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Preeclampsia is a complication during pregnancy, usually after 20 weeks of pregnancy, which is characterized by the appearance of high blood pressure and the presence of proteins in the urine, whether or not ingested by edema of the body (swelling, water retention of tissues).
Blood pressure measurement
Blood pressure measurement (blood pressure in the arteries) is mandatory at every prenatal consultation. Ideally, two stress measurements are made at longer intervals after the pregnancy has rested for at least 5-10 minutes.
In pregnant women, normal blood pressure is considered below 130/90 mmHg. Above this value, the pregnant woman is considered to have hypertension and further emergency investigations are required. Hypertension found in pregnancy, undiagnosed and untreated, can endanger the life of both baby and mother.
High blood pressure associated with proteinuria (the presence of proteins in the urine above a certain threshold) are the two features of preeclampsia. If a pregnant woman is diagnosed with hypertension, the doctor will recommend checking the protein in the urine. Preeclampsia is considered severe if blood pressure exceeds 160/110 mmHg, associated headache, upper abdomen pain, changes in blood tests, changes in urine quantity and decreased fetal amniotic fluid, improper development or severe impairment of the fetus placenta.
Risk factors for preeclampsia
Risk factors for preeclampsia are:
- Mother's age: women over 35 are at increased risk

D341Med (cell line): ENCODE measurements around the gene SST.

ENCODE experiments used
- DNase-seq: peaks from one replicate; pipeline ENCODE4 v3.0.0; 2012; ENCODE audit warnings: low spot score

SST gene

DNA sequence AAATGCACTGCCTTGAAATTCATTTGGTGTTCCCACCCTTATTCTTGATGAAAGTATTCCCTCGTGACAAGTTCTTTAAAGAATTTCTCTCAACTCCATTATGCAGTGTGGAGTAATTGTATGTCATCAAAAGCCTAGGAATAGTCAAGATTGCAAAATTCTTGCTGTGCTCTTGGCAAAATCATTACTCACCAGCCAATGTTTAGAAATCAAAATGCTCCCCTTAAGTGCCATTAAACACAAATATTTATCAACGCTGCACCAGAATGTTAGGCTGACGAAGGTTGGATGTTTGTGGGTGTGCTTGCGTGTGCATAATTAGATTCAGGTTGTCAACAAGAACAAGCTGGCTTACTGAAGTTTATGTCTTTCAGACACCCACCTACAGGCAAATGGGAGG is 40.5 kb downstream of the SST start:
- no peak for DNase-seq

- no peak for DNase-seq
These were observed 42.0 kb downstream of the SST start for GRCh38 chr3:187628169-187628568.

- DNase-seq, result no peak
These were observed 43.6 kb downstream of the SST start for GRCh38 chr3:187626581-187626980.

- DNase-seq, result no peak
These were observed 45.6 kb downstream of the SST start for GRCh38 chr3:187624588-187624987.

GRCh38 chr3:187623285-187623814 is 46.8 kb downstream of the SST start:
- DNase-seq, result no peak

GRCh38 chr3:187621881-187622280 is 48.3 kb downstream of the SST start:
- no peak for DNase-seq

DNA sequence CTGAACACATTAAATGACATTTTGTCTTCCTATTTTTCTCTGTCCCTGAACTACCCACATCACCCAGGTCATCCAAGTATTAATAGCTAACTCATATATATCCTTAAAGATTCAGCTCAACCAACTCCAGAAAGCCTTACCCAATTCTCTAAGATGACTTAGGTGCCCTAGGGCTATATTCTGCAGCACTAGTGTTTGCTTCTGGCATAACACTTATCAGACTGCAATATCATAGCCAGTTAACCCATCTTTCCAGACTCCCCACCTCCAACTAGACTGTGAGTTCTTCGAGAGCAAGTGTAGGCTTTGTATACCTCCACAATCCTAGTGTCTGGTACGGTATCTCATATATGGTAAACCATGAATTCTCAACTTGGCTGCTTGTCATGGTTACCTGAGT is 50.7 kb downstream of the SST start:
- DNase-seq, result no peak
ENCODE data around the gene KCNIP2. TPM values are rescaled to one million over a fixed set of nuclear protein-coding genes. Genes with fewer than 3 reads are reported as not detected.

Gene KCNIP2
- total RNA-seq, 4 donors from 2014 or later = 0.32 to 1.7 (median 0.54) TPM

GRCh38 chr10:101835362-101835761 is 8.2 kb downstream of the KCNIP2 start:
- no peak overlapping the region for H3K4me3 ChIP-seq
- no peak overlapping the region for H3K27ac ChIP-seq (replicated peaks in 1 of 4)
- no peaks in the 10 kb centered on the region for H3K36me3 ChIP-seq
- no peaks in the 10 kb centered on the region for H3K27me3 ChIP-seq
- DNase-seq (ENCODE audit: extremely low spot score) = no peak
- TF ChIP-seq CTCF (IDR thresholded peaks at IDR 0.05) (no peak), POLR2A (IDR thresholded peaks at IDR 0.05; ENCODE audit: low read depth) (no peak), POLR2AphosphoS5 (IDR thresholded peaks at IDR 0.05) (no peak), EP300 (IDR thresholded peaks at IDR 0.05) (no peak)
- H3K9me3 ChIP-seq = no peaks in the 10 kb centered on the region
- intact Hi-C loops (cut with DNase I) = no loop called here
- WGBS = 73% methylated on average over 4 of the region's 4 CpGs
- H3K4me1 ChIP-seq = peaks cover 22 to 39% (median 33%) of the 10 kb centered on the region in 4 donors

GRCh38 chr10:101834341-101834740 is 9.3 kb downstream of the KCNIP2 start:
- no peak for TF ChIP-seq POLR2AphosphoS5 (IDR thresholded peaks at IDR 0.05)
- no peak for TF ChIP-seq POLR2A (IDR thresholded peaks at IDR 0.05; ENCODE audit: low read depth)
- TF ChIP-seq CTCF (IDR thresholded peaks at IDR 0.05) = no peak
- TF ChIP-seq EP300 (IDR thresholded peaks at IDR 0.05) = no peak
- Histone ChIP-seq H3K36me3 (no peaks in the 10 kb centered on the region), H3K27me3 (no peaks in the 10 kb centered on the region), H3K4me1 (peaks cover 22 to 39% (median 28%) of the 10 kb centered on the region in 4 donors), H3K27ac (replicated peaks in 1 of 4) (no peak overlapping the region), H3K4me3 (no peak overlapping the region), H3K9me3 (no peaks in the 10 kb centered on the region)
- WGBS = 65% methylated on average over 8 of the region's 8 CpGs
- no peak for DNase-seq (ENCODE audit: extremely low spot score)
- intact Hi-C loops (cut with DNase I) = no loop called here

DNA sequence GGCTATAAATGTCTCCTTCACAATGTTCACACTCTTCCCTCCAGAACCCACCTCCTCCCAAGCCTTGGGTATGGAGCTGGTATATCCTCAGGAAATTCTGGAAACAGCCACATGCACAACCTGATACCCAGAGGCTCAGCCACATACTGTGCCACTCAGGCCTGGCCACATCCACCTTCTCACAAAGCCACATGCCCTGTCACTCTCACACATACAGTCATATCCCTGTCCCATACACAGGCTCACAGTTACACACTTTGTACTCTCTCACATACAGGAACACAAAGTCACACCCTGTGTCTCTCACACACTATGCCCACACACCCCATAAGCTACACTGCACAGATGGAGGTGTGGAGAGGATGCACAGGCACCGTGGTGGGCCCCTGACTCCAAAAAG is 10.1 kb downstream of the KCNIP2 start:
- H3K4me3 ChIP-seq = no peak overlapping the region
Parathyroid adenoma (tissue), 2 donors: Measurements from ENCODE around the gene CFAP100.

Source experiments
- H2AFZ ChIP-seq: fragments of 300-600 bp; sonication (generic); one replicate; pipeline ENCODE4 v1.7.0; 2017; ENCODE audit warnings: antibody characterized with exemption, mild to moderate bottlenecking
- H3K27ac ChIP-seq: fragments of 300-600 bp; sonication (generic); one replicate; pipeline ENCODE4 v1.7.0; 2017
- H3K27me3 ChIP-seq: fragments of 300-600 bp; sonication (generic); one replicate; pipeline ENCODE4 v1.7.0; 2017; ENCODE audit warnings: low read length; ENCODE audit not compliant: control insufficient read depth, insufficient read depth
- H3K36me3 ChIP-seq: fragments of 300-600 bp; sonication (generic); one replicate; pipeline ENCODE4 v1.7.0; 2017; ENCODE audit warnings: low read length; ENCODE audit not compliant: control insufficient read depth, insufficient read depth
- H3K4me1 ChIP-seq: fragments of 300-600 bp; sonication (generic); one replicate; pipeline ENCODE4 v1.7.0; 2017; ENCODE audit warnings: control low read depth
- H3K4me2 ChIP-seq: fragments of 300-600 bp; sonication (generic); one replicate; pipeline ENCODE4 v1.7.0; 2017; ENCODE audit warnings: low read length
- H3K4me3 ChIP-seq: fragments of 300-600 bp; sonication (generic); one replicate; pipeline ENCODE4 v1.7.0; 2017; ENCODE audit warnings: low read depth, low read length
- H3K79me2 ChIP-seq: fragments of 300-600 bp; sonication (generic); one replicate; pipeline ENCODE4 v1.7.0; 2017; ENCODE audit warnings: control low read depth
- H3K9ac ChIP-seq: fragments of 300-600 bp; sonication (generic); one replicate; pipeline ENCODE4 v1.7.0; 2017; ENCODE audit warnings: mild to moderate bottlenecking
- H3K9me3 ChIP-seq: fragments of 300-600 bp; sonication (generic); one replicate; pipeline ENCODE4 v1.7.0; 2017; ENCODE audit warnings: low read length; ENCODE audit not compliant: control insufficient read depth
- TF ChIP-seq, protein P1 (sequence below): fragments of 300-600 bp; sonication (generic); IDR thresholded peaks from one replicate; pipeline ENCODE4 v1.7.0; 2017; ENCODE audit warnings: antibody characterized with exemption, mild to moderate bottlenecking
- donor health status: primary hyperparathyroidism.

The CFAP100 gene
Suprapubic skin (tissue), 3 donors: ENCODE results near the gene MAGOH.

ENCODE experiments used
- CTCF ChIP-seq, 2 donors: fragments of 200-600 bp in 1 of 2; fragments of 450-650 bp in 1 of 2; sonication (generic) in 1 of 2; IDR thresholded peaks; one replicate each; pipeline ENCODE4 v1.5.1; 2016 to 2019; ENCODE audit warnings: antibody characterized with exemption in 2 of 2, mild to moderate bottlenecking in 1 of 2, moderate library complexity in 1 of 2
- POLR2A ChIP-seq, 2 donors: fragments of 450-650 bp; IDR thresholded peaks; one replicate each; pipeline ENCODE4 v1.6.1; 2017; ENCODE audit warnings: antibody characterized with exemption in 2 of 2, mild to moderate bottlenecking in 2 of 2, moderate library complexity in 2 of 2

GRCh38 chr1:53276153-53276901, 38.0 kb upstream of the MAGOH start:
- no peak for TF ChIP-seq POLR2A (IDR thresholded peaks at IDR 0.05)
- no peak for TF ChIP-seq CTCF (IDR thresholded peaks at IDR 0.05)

- Collagen diseases (lupus, scleroderma)
- Diabetes in pregnancy
- Kidney disease
- Chronic hypertension (before and after pregnancy)
- Antiphospholipid syndrome
- Twin pregnancy
- Hypertension in other pregnancies
Preeclampsia can be complicated by eclampsia. Eclampsia is manifested by the onset of generalized seizures and loss of consciousness. Eclampsia is an extremely severe disease, with adverse consequences for both mother and baby.
Hypertension in pregnancy
Pregnancy hypertension can be treated or kept under control, thus preventing complications. There are special medicines that lower blood pressure levels and do not affect the baby. These should be recommended by the doctor. Pregnant women with hypertension should be monitored frequently and by ultrasound examinations. It is evaluated development and growth of the fetus, placenta, quantity of amniotic fluid and blood circulation through the fetal arteries. If, due to hypertension, the baby is no longer growing or other changes occur, it may be necessary to terminate the pregnancy, more frequently by caesarean section.
The most important thing is that hypertension is discovered in a timely manner during pregnancy. To do this, you can try to measure your stress at home, weekly, with the help of appliances purchased from pharmacies. You can also go to the pharmacy or family doctor to measure your blood pressure between prenatal checks.
If you have any of the following symptoms, it is advisable to seek medical advice:
• Persistent headaches
• Pain under the ribs, on the right side
• View in the fog, "ear piercing"
• Sudden swelling of the hands and feet
These may be signs of hypertension and preeclampsia.